I came across this statue of Galatea in a downtown public fountain this week. Occasionally "decorated" by locals having fun, reality can reflect myth. After all, Galatea is the ancient Greek myth of the statue brought to life by her creator. Neighborhoods and streetscapes too can come to life when residents have, or seize, the latitude to act.
Neighborhoods decline when the people who live there lose their connection and no longer feel part of their community - The Great Neighborhood Book
Streetscapes appear in a prior blog titled Beauty, eh? From the beginning of CPTED we've known the importance of streets and sidewalks. Professor C. Ray Jeffery, author of the first CPTED book stated the obvious: "People must have some reason for using the sidewalks; otherwise they stay indoors."
Symbolic fences, territorial landscaping, sitting area overlooking public walks. NOTE: No barricades, no chain-links, no crime!
Jeffery mapped out CPTED 40 years ago in two simple equations:
"Crime can be controlled through urban design, wherein safety and security are designed into streets, buildings, and parks."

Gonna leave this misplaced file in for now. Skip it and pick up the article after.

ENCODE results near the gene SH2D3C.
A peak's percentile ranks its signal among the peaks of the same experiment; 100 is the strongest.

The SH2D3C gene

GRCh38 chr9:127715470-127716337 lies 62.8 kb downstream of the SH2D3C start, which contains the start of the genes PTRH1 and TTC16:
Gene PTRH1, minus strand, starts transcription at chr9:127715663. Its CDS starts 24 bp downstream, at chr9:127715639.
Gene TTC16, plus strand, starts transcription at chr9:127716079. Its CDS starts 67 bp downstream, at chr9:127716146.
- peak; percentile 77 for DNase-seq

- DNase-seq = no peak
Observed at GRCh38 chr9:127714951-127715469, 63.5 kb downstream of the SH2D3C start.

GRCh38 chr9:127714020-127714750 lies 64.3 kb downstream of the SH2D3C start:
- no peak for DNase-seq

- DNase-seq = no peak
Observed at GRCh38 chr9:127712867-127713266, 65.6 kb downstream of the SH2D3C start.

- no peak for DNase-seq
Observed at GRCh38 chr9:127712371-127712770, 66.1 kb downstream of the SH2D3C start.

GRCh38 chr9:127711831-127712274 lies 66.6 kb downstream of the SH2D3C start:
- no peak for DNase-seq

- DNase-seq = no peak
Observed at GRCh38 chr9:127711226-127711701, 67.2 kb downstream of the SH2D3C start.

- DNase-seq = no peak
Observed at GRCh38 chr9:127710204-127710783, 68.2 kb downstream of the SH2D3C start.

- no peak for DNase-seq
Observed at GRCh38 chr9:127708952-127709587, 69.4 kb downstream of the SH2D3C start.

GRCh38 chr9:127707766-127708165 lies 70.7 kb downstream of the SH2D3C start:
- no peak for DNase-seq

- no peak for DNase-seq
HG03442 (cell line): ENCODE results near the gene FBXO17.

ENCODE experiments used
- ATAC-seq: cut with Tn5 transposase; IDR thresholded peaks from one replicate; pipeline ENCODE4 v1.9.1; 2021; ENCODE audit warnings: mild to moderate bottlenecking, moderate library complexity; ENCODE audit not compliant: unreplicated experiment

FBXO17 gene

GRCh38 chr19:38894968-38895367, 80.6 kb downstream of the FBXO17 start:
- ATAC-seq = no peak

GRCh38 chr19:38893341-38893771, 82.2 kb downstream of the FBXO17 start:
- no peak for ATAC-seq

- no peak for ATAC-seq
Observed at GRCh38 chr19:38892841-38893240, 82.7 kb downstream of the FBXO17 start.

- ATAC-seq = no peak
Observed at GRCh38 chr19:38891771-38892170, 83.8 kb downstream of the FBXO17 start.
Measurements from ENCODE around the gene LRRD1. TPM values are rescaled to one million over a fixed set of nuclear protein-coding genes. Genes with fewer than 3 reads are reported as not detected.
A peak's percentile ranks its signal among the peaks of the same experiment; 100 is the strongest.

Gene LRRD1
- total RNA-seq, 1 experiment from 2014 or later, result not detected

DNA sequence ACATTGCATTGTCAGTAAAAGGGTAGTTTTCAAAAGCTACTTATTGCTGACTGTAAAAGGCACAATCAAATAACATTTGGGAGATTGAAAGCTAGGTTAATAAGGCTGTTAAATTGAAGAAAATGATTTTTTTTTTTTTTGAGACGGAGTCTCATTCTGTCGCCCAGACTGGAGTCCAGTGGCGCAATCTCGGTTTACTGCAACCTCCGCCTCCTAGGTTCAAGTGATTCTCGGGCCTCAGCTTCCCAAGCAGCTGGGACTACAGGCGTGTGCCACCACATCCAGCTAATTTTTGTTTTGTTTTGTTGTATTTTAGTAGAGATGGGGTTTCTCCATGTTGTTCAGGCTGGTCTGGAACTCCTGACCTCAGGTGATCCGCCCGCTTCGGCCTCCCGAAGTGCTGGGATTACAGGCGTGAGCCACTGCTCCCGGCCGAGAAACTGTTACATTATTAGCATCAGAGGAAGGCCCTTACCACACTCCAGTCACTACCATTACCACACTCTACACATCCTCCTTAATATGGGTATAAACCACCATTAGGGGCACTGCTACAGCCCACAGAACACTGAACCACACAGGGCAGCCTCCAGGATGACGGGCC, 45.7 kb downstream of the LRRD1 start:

"Cities can also be designed so as to increase human contact of an intimate nature. Loneliness and alienation need not characterize our urban life."
The first idea of design is 1st Generation CPTED. The second idea of contact (culture and cohesion) is called 2nd Generation CPTED, reintroduced in 1997.
This week I searched my town for streetscapes that fit both ideas and found great examples of design and culture. In a few cases residents modified public spaces on their own.
Apparently when given (or when seizing) the latitude to act, residents can create lots of beautiful and fun reasons to use the public street. Galatea can come to life.
This resident used a colorful flag and placed a bench facing public boulevards, labeled with the neighborhood name